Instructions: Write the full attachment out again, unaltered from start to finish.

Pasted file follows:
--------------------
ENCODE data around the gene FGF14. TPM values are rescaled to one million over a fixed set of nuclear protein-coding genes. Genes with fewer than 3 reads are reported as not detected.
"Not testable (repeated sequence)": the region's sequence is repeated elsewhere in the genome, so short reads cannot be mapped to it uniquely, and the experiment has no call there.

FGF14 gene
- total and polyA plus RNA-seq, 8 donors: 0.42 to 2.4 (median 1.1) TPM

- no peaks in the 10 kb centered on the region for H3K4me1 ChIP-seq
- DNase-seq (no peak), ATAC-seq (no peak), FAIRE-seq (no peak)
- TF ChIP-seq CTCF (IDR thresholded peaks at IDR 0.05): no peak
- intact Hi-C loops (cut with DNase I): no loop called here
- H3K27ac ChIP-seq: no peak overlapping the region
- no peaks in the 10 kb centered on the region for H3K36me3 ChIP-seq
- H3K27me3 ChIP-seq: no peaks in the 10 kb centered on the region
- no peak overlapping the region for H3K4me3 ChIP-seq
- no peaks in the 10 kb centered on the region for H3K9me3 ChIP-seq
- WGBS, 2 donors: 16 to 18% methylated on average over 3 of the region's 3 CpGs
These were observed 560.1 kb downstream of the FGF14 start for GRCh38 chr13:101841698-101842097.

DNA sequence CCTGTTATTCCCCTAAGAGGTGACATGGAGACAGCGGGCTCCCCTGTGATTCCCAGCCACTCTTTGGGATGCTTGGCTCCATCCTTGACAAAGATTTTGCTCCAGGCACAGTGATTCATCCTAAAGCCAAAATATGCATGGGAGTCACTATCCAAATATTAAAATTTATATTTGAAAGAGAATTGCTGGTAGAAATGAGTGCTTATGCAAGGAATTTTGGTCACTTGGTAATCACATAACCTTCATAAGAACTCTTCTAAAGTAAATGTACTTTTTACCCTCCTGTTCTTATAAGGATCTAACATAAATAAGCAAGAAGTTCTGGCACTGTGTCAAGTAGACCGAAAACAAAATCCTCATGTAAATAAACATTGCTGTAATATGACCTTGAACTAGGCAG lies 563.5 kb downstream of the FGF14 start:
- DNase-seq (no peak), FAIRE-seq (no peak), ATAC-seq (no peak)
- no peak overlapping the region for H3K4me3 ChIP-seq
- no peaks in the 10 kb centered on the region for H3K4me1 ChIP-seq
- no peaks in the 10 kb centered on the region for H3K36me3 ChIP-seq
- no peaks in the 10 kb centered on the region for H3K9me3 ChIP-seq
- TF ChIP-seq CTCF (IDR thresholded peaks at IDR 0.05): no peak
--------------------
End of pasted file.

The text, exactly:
ENCODE data around the gene FGF14. TPM values are rescaled to one million over a fixed set of nuclear protein-coding genes. Genes with fewer than 3 reads are reported as not detected.
"Not testable (repeated sequence)": the region's sequence is repeated elsewhere in the genome, so short reads cannot be mapped to it uniquely, and the experiment has no call there.

FGF14 gene
- total and polyA plus RNA-seq, 8 donors: 0.42 to 2.4 (median 1.1) TPM

- no peaks in the 10 kb centered on the region for H3K4me1 ChIP-seq
- DNase-seq (no peak), ATAC-seq (no peak), FAIRE-seq (no peak)
- TF ChIP-seq CTCF (IDR thresholded peaks at IDR 0.05): no peak
- intact Hi-C loops (cut with DNase I): no loop called here
- H3K27ac ChIP-seq: no peak overlapping the region
- no peaks in the 10 kb centered on the region for H3K36me3 ChIP-seq
- H3K27me3 ChIP-seq: no peaks in the 10 kb centered on the region
- no peak overlapping the region for H3K4me3 ChIP-seq
- no peaks in the 10 kb centered on the region for H3K9me3 ChIP-seq
- WGBS, 2 donors: 16 to 18% methylated on average over 3 of the region's 3 CpGs
These were observed 560.1 kb downstream of the FGF14 start for GRCh38 chr13:101841698-101842097.

DNA sequence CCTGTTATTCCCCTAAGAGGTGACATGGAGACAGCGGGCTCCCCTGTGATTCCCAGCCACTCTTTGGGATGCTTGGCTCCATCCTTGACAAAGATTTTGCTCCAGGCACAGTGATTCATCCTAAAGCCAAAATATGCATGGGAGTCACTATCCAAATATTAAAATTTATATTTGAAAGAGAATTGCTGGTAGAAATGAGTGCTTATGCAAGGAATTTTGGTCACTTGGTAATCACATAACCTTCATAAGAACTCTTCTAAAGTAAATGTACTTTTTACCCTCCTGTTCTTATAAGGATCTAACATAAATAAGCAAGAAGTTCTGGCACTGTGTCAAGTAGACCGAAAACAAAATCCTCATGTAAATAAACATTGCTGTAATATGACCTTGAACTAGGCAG lies 563.5 kb downstream of the FGF14 start:
- DNase-seq (no peak), FAIRE-seq (no peak), ATAC-seq (no peak)
- no peak overlapping the region for H3K4me3 ChIP-seq
- no peaks in the 10 kb centered on the region for H3K4me1 ChIP-seq
- no peaks in the 10 kb centered on the region for H3K36me3 ChIP-seq
- no peaks in the 10 kb centered on the region for H3K9me3 ChIP-seq
- TF ChIP-seq CTCF (IDR thresholded peaks at IDR 0.05): no peak